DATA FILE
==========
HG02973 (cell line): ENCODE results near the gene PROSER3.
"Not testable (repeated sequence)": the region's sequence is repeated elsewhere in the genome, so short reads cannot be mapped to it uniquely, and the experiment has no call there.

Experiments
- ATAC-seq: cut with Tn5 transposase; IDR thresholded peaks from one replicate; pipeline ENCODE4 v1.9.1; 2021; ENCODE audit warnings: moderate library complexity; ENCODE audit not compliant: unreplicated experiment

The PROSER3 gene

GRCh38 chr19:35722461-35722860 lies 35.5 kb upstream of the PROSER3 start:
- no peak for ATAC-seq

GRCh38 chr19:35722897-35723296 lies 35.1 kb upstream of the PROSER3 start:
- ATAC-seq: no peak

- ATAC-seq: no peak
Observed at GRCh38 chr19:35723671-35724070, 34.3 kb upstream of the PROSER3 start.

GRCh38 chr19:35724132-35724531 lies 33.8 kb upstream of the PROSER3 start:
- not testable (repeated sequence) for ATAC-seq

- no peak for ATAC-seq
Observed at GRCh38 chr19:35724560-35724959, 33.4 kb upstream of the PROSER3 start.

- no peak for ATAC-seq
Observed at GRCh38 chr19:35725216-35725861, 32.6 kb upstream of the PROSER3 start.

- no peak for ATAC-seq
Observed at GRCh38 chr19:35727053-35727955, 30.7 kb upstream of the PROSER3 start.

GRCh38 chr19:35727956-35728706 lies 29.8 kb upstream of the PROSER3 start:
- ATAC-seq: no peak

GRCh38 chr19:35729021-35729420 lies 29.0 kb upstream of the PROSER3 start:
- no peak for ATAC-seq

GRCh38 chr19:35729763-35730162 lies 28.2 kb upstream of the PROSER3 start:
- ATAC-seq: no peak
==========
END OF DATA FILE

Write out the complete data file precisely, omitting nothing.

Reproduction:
HG02973 (cell line): ENCODE results near the gene PROSER3.
"Not testable (repeated sequence)": the region's sequence is repeated elsewhere in the genome, so short reads cannot be mapped to it uniquely, and the experiment has no call there.

Experiments
- ATAC-seq: cut with Tn5 transposase; IDR thresholded peaks from one replicate; pipeline ENCODE4 v1.9.1; 2021; ENCODE audit warnings: moderate library complexity; ENCODE audit not compliant: unreplicated experiment

The PROSER3 gene

GRCh38 chr19:35722461-35722860 lies 35.5 kb upstream of the PROSER3 start:
- no peak for ATAC-seq

GRCh38 chr19:35722897-35723296 lies 35.1 kb upstream of the PROSER3 start:
- ATAC-seq: no peak

- ATAC-seq: no peak
Observed at GRCh38 chr19:35723671-35724070, 34.3 kb upstream of the PROSER3 start.

GRCh38 chr19:35724132-35724531 lies 33.8 kb upstream of the PROSER3 start:
- not testable (repeated sequence) for ATAC-seq

- no peak for ATAC-seq
Observed at GRCh38 chr19:35724560-35724959, 33.4 kb upstream of the PROSER3 start.

- no peak for ATAC-seq
Observed at GRCh38 chr19:35725216-35725861, 32.6 kb upstream of the PROSER3 start.

- no peak for ATAC-seq
Observed at GRCh38 chr19:35727053-35727955, 30.7 kb upstream of the PROSER3 start.

GRCh38 chr19:35727956-35728706 lies 29.8 kb upstream of the PROSER3 start:
- ATAC-seq: no peak

GRCh38 chr19:35729021-35729420 lies 29.0 kb upstream of the PROSER3 start:
- no peak for ATAC-seq

GRCh38 chr19:35729763-35730162 lies 28.2 kb upstream of the PROSER3 start:
- ATAC-seq: no peak